VIP guests including Professor David Stocker, trustee of The National Lottery Heritage Fund and David Renwick, the Fund’s northern regional director, joined staff, trustees, donors and volunteers at the North Yorkshire Moors Railway for the official opening of NYMR’s £4m Carriage Stable at Pickering, and its Volunteer Development Hub at Stape – both key projects in its £10m Yorkshire’s Magnificent Journey (YMJ) Appeal.
Guests enjoyed a tour of both the state of the art carriage care facility and the volunteer hub, as well as the chance to see two iconic steam locomotives, Tornado and Lady of Legend, both of which are headline guest locomotives at the weekend’s popular Annual Steam Gala with up to 12 locomotives in steam including three visiting locomotives.
The five-track, single-storey Carriage Stable, featuring a cantilevered roof, will accommodate up to 40 of the railway’s heritage carriages, and for the first time enable vital servicing and cleaning tasks to be completed undercover. It will enter full service in 2022.
Funds for the Yorkshire’s Magnificent Journey project have enabled the NYMR to completely redevelop the old school at Stape with a new role as ‘The Outstation’, the railway’s new Volunteer Development Hub and outreach centre.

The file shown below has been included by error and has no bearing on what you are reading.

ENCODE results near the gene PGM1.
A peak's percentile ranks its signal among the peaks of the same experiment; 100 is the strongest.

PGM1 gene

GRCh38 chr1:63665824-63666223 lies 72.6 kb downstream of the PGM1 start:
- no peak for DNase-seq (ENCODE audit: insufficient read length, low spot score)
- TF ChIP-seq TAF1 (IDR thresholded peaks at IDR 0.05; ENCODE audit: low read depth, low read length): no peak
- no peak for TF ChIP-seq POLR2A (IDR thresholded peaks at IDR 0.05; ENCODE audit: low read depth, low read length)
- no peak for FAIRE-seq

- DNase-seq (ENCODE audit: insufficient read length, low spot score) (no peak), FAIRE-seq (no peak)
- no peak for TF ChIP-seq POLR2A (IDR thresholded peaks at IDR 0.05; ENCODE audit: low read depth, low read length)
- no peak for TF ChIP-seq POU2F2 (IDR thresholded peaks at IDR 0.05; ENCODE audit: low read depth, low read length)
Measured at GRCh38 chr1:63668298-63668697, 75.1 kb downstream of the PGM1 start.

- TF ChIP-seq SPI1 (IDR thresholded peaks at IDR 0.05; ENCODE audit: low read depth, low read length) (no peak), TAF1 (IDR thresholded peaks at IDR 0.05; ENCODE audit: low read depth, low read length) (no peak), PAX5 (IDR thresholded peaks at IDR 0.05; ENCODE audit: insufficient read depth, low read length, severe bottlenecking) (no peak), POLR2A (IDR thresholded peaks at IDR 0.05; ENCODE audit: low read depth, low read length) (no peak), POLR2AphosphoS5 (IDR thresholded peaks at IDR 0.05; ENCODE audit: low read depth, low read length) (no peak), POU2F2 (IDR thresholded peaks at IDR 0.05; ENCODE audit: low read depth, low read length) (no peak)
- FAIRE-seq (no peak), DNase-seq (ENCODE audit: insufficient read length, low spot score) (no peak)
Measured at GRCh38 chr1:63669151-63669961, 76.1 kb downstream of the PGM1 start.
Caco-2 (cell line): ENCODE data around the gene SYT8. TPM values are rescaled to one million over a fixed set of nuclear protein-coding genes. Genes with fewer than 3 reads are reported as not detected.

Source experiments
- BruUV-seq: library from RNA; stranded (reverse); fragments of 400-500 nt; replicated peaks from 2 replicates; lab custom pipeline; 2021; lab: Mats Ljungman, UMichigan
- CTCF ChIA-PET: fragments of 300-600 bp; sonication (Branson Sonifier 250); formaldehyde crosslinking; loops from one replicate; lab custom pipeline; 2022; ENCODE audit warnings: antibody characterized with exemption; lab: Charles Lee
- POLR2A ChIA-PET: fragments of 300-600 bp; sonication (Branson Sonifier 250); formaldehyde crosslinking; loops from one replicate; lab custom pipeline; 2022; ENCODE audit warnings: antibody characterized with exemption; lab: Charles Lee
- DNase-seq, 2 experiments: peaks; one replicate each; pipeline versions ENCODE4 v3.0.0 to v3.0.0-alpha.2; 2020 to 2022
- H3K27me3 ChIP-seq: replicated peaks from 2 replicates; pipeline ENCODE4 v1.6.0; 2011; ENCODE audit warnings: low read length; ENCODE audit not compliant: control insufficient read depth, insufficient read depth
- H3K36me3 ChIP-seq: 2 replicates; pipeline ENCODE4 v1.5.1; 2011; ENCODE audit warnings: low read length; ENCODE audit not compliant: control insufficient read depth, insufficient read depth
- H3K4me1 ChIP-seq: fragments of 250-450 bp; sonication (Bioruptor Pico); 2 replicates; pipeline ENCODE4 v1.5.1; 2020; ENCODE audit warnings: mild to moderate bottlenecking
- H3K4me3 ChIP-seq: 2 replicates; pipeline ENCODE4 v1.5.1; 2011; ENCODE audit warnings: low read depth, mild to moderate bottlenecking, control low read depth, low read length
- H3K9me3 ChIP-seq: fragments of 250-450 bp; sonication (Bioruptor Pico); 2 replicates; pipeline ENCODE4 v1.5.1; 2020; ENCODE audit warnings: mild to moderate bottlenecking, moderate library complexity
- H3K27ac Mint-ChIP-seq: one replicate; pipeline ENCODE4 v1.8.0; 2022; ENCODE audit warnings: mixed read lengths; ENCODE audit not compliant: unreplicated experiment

It provides a 20-berth, fully-equipped facility enabling the NYMR to offer unparalleled levels of engagement and experiences to new and non-traditional audiences. It is intended to give a more diverse range of people and wider communities the opportunity to experience the pleasure and benefits of volunteering on a heritage railway.
The YMJ Appeal, designed to transform the railway and secure its future, is funded by grants from the European Agricultural Fund for Rural Development, The National Lottery Heritage Fund, the Local Enterprise Partnership and by donations from the charity’s members and supporters.
The Carriage Stable and Volunteer Development Hub are just two of six major YMJ projects, which also include the new education coach at Goathland; ongoing lineside conservation; renewal and replacement of three worn-out iron bridges at Goathland and the conversion of four carriages to provide ‘fuss-free’ access, and tailored seating for wheelchair users and accessible toilets on every set of carriges.
The next part of the YMJ project is the renewal this winter of Bridges 24 and 25 at Goathland Station – crucial to the railway’s ongoing operation.
John Bailey, NYMR Trust chairman, said: “The carriage stable and new volunteer hub are prime examples of the principal aims of Yorkshire’s Magnificent Journey – that, 50 years from now, people will still be learning from and enjoying the NYMR and the experience of steam travel across the Moors.”